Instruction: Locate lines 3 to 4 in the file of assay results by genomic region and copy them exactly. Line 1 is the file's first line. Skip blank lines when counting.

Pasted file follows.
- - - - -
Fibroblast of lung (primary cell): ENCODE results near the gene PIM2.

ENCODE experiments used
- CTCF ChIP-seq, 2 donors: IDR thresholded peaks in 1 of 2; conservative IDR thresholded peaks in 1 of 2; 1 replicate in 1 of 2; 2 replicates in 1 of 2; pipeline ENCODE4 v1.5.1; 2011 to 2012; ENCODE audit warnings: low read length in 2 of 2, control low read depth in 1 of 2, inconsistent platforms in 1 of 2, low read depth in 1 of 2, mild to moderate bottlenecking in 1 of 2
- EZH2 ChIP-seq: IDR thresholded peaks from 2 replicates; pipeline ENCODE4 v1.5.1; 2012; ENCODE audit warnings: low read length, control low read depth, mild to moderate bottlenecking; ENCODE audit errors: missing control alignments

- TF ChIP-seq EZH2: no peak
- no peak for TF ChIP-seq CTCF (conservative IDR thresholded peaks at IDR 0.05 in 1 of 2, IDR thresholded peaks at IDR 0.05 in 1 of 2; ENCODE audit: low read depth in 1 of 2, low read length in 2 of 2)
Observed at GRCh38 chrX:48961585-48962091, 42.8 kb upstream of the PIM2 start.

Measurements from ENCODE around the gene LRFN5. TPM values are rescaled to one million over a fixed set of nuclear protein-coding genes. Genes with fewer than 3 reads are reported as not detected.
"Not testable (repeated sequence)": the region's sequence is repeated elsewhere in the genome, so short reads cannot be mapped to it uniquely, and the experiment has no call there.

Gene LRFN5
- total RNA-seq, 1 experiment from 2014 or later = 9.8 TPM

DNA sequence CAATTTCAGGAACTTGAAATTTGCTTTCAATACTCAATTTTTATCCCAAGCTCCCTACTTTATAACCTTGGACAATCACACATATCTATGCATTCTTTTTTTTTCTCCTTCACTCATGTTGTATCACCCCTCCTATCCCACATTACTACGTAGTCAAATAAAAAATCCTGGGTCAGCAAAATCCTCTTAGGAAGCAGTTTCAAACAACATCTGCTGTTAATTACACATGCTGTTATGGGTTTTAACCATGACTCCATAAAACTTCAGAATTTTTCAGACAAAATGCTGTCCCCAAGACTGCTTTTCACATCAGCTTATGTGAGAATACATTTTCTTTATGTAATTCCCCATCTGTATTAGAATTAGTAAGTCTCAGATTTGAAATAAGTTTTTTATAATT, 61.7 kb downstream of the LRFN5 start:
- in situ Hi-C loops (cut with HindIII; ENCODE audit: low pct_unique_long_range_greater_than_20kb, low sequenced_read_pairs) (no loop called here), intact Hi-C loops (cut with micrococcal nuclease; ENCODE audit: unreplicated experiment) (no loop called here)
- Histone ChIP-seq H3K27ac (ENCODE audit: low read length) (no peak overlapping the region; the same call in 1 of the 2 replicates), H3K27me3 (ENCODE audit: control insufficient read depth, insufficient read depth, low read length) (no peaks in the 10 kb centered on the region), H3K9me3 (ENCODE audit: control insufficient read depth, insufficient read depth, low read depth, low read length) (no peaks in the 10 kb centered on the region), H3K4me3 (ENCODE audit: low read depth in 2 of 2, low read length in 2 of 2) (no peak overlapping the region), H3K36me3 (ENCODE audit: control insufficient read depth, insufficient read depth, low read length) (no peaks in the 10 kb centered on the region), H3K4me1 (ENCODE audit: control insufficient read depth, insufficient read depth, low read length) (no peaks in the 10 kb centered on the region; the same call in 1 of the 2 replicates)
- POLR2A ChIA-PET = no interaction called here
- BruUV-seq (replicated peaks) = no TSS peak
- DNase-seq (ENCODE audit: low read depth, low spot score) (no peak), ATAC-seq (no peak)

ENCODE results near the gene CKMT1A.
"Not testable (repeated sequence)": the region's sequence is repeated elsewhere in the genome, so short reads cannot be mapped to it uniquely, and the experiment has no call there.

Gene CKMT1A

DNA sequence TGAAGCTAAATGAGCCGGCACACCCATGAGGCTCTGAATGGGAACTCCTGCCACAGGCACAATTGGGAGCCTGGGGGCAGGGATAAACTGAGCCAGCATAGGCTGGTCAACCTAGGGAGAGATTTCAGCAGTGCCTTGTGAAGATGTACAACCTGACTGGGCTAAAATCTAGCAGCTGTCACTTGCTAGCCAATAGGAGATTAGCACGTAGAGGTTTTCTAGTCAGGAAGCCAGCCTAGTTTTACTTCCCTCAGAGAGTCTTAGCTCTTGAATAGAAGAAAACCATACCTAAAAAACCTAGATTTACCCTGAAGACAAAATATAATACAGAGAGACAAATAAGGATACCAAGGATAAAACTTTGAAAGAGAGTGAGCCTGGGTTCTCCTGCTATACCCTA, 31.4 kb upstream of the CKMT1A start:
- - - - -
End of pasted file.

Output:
- CTCF ChIP-seq, 2 donors: IDR thresholded peaks in 1 of 2; conservative IDR thresholded peaks in 1 of 2; 1 replicate in 1 of 2; 2 replicates in 1 of 2; pipeline ENCODE4 v1.5.1; 2011 to 2012; ENCODE audit warnings: low read length in 2 of 2, control low read depth in 1 of 2, inconsistent platforms in 1 of 2, low read depth in 1 of 2, mild to moderate bottlenecking in 1 of 2
- EZH2 ChIP-seq: IDR thresholded peaks from 2 replicates; pipeline ENCODE4 v1.5.1; 2012; ENCODE audit warnings: low read length, control low read depth, mild to moderate bottlenecking; ENCODE audit errors: missing control alignments